I'm always looking for the best throat soother, especially when I have a heavy storytelling schedule and a headcold. I know the rules: warm up the voice before performing, drink lots and lots of water to hydrate the vocal chords, avoid mint and decongestants (they dry the throat), don't whisper, rest when possible, keep the throat warm. Still, there are times when I need to take decongestants because I straight out can't breathe through my nose and there are times when I need to use cough drops. When I'm having a coughing fit in the middle of a performance, as I did today, I have to do something quickly.

My very favorite are propolis candies. Here's a selection of caramelos de propoleo (caramelo is the general word for hard candy) I've found here in Argentina:

Not all of these are created equal. The very best are those in the brown wrappers, available from health food stores and some pharmacies. I put one in my mouth and had an immediate sense memory: Bulgarian Orthodox churches. Huh? They taste like beeswax candles, which are lit in profusion in Bulgarian Orthodox churches. The other two kinds have a small amount of propolis, but are mostly sugar candies.

I've also been using regular cough drops:

These are not considered to be cough drops in most of Latin America, as far as I can tell. They're eaten as candy or breath mints and they're available at kiosks, newsstands and grocery stores. I've also been drinking a concoction of lemon, chopped ginger and honey, heated with water. Yum! Though my cold is mostly gone, I'm going to be drinking this for the rest of the tour. I've done 54 performances in the last four weeks, with nine more before I leave for home on Friday.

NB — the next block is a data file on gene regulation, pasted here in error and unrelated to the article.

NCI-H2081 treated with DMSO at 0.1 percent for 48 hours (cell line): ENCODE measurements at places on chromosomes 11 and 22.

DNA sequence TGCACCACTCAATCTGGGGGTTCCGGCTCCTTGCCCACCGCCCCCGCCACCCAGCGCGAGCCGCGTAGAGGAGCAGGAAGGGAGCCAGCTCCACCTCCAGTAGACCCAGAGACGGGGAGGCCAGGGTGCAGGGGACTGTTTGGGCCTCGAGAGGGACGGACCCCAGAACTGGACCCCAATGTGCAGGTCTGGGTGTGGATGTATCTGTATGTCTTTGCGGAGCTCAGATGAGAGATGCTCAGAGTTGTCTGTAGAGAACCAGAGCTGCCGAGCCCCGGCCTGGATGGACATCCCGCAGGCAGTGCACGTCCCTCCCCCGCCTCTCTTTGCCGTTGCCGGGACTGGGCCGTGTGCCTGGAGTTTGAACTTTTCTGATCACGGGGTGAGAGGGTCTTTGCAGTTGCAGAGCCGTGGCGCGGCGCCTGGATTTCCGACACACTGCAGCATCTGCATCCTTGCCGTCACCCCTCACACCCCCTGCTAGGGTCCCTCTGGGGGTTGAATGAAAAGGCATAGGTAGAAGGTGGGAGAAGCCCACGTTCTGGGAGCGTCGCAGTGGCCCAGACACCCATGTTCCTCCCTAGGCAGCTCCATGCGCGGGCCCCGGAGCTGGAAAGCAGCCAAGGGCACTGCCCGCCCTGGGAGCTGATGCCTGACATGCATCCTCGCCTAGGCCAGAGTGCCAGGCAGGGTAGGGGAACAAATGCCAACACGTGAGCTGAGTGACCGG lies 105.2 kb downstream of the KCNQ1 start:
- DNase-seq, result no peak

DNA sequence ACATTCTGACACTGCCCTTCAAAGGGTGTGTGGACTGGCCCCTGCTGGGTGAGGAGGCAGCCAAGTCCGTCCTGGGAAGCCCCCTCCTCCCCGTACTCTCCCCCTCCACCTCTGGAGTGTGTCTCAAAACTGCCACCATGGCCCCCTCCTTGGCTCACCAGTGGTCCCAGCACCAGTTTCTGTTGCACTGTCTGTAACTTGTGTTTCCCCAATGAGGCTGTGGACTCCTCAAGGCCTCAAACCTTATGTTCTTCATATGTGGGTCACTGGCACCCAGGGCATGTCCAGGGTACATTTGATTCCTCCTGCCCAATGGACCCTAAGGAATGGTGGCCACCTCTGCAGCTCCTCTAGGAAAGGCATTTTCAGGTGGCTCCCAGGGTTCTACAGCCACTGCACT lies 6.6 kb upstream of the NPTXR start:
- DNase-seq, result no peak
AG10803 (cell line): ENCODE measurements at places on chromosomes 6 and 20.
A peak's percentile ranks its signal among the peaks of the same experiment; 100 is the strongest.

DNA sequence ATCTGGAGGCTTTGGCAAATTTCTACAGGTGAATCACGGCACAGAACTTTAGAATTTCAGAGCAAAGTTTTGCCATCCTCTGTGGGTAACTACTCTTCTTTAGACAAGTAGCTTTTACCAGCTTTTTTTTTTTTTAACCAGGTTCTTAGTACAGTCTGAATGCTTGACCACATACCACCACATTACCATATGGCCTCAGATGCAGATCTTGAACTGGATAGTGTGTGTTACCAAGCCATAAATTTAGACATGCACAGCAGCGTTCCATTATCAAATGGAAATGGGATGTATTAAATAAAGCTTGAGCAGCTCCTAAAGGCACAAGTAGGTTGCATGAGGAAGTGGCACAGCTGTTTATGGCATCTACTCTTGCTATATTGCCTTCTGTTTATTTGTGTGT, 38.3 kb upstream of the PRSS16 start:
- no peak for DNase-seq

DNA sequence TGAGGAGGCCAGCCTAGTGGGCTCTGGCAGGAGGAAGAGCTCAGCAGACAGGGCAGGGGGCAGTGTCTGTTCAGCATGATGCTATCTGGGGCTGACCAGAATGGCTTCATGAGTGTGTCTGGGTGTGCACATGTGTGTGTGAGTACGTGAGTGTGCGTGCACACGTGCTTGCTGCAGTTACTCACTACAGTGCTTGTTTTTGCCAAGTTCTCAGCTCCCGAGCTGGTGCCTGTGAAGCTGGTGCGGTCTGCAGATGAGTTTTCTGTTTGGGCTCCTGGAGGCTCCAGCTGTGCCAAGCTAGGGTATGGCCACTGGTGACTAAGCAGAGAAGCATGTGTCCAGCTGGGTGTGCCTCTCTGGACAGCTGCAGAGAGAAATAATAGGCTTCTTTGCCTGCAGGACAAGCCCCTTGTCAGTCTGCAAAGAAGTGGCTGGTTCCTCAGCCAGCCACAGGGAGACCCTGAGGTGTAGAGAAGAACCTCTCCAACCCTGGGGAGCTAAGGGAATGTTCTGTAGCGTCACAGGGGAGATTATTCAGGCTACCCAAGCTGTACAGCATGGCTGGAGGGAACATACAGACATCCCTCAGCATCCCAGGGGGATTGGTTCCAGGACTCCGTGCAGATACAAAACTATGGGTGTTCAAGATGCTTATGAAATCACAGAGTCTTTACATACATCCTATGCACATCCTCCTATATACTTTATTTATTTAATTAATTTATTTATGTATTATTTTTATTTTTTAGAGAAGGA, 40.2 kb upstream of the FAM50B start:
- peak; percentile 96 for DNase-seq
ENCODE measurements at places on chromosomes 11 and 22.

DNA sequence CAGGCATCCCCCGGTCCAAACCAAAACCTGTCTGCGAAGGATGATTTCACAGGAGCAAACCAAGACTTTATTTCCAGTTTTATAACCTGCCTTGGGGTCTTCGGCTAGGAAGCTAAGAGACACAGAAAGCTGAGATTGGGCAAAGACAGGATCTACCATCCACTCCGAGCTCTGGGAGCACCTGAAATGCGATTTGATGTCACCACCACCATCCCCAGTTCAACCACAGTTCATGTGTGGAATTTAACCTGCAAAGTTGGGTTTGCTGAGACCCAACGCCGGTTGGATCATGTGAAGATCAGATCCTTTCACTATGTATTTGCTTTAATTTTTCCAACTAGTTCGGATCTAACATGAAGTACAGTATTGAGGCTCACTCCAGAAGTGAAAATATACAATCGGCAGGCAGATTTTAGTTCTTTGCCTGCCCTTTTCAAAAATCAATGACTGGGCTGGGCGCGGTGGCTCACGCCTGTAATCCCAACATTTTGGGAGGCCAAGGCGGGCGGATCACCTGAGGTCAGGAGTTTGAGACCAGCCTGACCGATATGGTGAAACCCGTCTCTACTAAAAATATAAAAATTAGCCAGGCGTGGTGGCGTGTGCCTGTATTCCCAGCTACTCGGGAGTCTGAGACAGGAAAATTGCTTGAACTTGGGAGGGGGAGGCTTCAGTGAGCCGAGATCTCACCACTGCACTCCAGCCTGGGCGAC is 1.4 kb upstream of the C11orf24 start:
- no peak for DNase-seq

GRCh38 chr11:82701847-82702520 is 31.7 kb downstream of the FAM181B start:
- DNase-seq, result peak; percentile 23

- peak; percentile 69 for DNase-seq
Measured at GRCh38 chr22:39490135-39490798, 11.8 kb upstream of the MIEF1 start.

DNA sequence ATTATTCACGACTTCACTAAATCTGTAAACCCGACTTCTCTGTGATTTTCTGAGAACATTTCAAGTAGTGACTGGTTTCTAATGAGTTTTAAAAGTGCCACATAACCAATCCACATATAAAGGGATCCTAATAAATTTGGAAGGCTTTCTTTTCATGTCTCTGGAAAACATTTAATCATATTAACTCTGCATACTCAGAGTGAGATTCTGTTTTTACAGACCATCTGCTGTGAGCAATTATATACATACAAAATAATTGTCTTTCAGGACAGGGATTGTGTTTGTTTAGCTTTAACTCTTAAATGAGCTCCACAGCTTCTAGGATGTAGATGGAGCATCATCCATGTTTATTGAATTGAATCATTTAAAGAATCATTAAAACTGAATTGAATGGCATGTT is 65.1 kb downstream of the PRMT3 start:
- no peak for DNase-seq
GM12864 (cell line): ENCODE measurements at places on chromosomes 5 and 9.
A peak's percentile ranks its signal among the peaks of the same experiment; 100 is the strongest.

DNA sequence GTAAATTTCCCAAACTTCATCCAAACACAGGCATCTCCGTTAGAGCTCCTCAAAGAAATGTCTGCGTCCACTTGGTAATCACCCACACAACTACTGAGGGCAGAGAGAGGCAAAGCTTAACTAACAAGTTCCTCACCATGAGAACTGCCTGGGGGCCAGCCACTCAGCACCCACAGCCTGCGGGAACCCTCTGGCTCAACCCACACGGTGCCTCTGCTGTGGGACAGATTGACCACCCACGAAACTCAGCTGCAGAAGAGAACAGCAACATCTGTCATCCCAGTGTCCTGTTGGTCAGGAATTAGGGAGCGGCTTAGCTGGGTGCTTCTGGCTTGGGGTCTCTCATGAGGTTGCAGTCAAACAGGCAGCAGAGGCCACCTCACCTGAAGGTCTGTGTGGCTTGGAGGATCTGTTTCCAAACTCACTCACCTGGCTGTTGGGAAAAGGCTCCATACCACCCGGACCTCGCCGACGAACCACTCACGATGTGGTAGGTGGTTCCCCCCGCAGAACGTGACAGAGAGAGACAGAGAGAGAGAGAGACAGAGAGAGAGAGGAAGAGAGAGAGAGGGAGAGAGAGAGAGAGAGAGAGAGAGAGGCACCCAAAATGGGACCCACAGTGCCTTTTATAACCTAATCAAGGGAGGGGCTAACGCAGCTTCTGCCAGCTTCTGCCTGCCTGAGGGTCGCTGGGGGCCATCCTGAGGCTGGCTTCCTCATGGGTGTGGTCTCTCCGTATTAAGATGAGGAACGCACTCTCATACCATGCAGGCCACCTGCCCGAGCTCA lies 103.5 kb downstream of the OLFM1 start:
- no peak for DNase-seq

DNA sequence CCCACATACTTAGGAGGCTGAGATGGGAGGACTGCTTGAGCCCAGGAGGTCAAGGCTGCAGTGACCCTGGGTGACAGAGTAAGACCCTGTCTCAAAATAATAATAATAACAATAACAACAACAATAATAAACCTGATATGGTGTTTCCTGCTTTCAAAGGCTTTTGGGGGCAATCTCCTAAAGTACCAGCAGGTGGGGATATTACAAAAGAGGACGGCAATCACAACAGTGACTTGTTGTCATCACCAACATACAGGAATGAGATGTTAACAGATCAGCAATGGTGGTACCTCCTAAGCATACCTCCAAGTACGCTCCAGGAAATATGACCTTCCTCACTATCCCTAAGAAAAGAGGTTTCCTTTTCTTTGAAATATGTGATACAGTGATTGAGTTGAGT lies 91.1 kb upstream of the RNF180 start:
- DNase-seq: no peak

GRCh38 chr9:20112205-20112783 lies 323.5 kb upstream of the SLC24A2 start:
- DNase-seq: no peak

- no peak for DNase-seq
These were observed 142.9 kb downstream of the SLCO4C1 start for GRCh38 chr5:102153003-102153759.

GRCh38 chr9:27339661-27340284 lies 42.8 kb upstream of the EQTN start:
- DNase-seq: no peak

Friday, June 22, 2012

Thank you, Emilio!

Two posts in a day, yet again! 

It's nice when kids draw me pictures, especially to show that they've really been listening. Emilio at Southern International School drew this for me today. It's his version of the ghost in The ghost with the one black eye, along with the baby (note the smell lines rising from the diaper). On the other side of the paper, he drew the puppets Peeps, Stephanie, Trixie and the table behind me that held water and cups. Emilio and I had a little issue at one point in the program (it's so hard to sit on the floor with your friends and NOT poke them), so I think this was an apology. It was very kind of him.


Thanks, Emilio!

More on schools in Argentina


Sorry not to have written. I've been a little busy. Today I had my 47th school performance of the tour (three weeks so far), with 17 more next week. I've also been sick. I got a head cold, which I thought I was over last week, but I had a relapse. The pharmacist suggested this cough medicine. It sounds funny in English, but it was effective!
The schools have been mostly wonderful. The kids have been great listeners and many have asked good questions. Sometimes they get shy and don't want to ask the question in front of everybody, so they come up to me afterwards.

At schools like Las Nieves and Glasgow College, the students have showed up at the performances well prepared, having listened to stories on my website or on my youtube channel. This preparation makes a big difference.

Here are a few pictures of the listeners. You'll notice that the children wear uniforms at all of these schools. They have had excellent questions at the end of many of the sessions.

Boys helping me tell "Mr. Wiggle and Mr. Waggle."
Just a stretch between stories, to make it easier to listen.
The teachers listen as well.